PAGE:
KENDRICK NORTON | DT | MIAMI
Height: 6027 | Weight: 314 | Arm: 33 3/4" | Hand: 10 3/4" | 40 Time: 5.25 | !0-Split: 1.79 | Bench: 30
Ken Norton is a third-year starter at 1-technique in the Canes 4-3 defense and was considered one of the defense's leaders as a true junior in 2017. Norton often lined up over the center and was responsible for using his size and functional strength to clog up holes for his linebackers to operate in space, still managing to notch 18 TFLs and 5 sacks in 34 career games. After earning Third-Team All-ACC honors after 2016, Norton missed some time in the fall with an undisclosed injury but missed no playing time as a result and was placed on the Outland and Bednarik watch lists before the season started.
Norton possesses good height, long 34" arms and enormous hands that allow him to operate through the trenches. Norton showcases very good explosion, lateral control, and coordination for his size and his athleticism and balance is validated by the fact that he very rarely ends up on the ground. Norton is a very strong player and his 30 reps on the bench at the Combine endorses they play strength he displays on tape.
As a 1-tech, Norton is a gap shooter who will try to use his agility to penetrate his rush lane versus try to run directly through a blocker with a bull rush. Norton uses his heavy, thumping hands to rip, stack, and shed to disengage from blocks and stuff the point of attack with urgency. Norton is a sudden swimmer and shows refined upper body technique for his age and experience, but if his pre-meditated pass rush plan gets stymied, he will struggle with counter moves to disengage. Because Norton attacks with a slanting, penetrating approach, he sacrifices his anchor positioning and can get washed out by aggressive double teams and get moved off of his point. Norton is a high-effort player who will run to the sideline to chase down runners on toss plays and plays through the whistle on every play. Norton shows good conditioning and stamina for his size, his enthusiasm and effectiveness becomes to wane as the game progresses and would be best suited to rotate more frequently at the next level. When he does get to the ball-carrier, Norton exhibits good aggression in his finishing ability and has the arm length and play strength to make arm tackles as well as envelope runners in the backfield. Norton will lose track of the football when rushing and has shown to hesitate on draws and zone read plays. Norton will occasionally use timing to try to jump the snap and can occasionally get flagged for offsides penalties.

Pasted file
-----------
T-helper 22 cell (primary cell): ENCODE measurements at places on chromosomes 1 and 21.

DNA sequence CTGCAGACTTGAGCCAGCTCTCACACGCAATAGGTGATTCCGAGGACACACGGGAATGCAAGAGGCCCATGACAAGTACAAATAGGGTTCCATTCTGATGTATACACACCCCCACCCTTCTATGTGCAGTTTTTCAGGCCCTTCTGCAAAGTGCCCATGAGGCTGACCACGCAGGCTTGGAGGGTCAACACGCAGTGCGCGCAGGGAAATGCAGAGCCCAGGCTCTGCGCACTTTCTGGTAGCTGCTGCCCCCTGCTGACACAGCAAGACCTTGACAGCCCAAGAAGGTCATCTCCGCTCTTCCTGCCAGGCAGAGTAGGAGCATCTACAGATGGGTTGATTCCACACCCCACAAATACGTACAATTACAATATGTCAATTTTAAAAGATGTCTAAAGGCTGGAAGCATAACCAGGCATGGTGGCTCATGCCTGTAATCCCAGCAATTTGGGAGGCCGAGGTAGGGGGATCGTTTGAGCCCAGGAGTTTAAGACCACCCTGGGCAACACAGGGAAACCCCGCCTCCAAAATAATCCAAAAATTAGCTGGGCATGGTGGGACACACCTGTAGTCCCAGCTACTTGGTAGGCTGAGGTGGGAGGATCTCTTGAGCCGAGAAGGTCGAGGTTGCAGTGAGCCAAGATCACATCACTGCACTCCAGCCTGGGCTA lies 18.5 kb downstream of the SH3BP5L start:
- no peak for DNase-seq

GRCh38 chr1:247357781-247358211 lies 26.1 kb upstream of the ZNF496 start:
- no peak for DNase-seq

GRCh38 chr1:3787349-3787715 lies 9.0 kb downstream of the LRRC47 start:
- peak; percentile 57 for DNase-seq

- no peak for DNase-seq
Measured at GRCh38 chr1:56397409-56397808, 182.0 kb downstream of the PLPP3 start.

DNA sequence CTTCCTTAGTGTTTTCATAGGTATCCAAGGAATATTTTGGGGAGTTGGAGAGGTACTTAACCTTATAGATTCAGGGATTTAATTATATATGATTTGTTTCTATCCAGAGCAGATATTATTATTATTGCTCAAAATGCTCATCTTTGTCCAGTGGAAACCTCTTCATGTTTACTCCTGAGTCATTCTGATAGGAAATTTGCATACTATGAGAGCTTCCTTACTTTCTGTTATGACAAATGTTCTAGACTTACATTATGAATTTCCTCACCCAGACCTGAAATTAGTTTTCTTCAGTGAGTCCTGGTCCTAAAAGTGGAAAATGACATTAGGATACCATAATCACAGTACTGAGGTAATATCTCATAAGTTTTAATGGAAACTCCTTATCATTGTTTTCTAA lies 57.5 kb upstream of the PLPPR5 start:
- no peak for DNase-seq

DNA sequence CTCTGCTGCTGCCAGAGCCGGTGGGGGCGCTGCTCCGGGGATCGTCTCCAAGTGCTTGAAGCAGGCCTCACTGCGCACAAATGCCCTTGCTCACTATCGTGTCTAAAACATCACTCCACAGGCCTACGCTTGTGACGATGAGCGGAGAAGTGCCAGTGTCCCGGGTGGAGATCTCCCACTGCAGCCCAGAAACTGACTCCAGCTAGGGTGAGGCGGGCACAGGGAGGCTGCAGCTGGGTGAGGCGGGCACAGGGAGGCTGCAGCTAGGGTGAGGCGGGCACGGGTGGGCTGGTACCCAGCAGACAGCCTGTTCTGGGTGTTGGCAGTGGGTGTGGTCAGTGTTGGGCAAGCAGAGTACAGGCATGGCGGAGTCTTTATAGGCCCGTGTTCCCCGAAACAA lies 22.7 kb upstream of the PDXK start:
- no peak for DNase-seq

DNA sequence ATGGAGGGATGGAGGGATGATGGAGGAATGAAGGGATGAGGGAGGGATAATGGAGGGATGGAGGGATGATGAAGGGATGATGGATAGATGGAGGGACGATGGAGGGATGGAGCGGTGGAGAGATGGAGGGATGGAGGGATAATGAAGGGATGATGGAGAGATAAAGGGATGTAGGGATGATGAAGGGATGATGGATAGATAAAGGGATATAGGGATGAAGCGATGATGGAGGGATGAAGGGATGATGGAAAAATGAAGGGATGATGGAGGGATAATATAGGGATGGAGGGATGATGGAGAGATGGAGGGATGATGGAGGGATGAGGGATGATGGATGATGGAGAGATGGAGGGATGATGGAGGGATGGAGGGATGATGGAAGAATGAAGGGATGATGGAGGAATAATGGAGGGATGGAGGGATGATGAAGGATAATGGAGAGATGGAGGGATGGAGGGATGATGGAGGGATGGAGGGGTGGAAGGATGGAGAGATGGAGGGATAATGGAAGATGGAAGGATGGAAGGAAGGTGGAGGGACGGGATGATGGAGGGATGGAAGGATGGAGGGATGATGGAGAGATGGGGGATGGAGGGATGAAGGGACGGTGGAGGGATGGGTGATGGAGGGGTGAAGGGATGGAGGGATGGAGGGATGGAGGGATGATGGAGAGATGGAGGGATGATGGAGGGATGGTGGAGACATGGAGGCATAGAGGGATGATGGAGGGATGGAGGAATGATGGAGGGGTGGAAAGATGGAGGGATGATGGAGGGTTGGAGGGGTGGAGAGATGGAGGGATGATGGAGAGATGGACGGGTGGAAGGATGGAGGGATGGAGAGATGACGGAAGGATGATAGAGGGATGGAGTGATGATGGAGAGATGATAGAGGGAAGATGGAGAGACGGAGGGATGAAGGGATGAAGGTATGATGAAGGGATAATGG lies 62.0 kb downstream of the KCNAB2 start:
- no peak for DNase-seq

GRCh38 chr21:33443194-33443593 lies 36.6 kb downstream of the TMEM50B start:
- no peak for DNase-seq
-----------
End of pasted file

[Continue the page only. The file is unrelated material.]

Norton famously played Florida State QB James Blackmon's leg as an air guitar at the conclusion of a sack against Florida State this season and is a popular player in the Canes locker room. Norton is the son of former Pro Bowl LB and current Seahawks defensive coordinator Ken Norton Jr., and his pedigree and discipline should come across to teams during individual meetings and interviews. Norton compares in body type and play style to former UCLA DT Kenny Clark due to his hand-fighting, technique, and ability to knife into gaps and add a pass rushing element from the 1-technique position. Norton would be most impactful in a defense that runs a multiple 3-4/4-3 defensive front (such as new Green Bay DC Mike Pettine's) where he can apply his pass rush prowess, functional strength, and size to bolster a defensive line rotation and should hear his name called at some point on day three of the draft.
Overall Grade: 74
Athletic Ability: 4
Play Strength: 6
Play Speed: 4
Competitive Toughness: 7
Finesse Moves: 4
Power Moves: 4
Gap Control: 3
Move Arsenal: 3
Player Comparison: Kenny Clark
Projected Round: Round 5/6
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